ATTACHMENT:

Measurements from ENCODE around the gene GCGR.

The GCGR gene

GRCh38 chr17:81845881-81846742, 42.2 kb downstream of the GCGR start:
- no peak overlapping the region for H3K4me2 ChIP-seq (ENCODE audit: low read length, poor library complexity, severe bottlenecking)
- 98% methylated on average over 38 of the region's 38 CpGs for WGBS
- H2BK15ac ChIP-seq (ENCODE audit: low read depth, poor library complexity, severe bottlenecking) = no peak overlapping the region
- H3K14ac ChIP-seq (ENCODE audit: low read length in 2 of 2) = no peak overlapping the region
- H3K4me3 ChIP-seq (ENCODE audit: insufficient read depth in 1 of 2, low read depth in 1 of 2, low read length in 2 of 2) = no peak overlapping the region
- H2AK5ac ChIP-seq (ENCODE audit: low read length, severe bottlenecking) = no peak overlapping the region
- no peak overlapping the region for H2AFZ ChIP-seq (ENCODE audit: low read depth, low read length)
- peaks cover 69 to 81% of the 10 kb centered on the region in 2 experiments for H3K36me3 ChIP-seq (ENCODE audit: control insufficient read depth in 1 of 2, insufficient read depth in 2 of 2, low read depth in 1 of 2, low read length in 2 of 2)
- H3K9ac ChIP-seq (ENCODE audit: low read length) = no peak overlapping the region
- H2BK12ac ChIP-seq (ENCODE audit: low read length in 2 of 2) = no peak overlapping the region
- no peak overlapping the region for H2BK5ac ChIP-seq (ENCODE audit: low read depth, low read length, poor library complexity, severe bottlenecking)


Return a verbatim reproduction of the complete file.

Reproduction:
Measurements from ENCODE around the gene GCGR.

The GCGR gene

GRCh38 chr17:81845881-81846742, 42.2 kb downstream of the GCGR start:
- no peak overlapping the region for H3K4me2 ChIP-seq (ENCODE audit: low read length, poor library complexity, severe bottlenecking)
- 98% methylated on average over 38 of the region's 38 CpGs for WGBS
- H2BK15ac ChIP-seq (ENCODE audit: low read depth, poor library complexity, severe bottlenecking) = no peak overlapping the region
- H3K14ac ChIP-seq (ENCODE audit: low read length in 2 of 2) = no peak overlapping the region
- H3K4me3 ChIP-seq (ENCODE audit: insufficient read depth in 1 of 2, low read depth in 1 of 2, low read length in 2 of 2) = no peak overlapping the region
- H2AK5ac ChIP-seq (ENCODE audit: low read length, severe bottlenecking) = no peak overlapping the region
- no peak overlapping the region for H2AFZ ChIP-seq (ENCODE audit: low read depth, low read length)
- peaks cover 69 to 81% of the 10 kb centered on the region in 2 experiments for H3K36me3 ChIP-seq (ENCODE audit: control insufficient read depth in 1 of 2, insufficient read depth in 2 of 2, low read depth in 1 of 2, low read length in 2 of 2)
- H3K9ac ChIP-seq (ENCODE audit: low read length) = no peak overlapping the region
- H2BK12ac ChIP-seq (ENCODE audit: low read length in 2 of 2) = no peak overlapping the region
- no peak overlapping the region for H2BK5ac ChIP-seq (ENCODE audit: low read depth, low read length, poor library complexity, severe bottlenecking)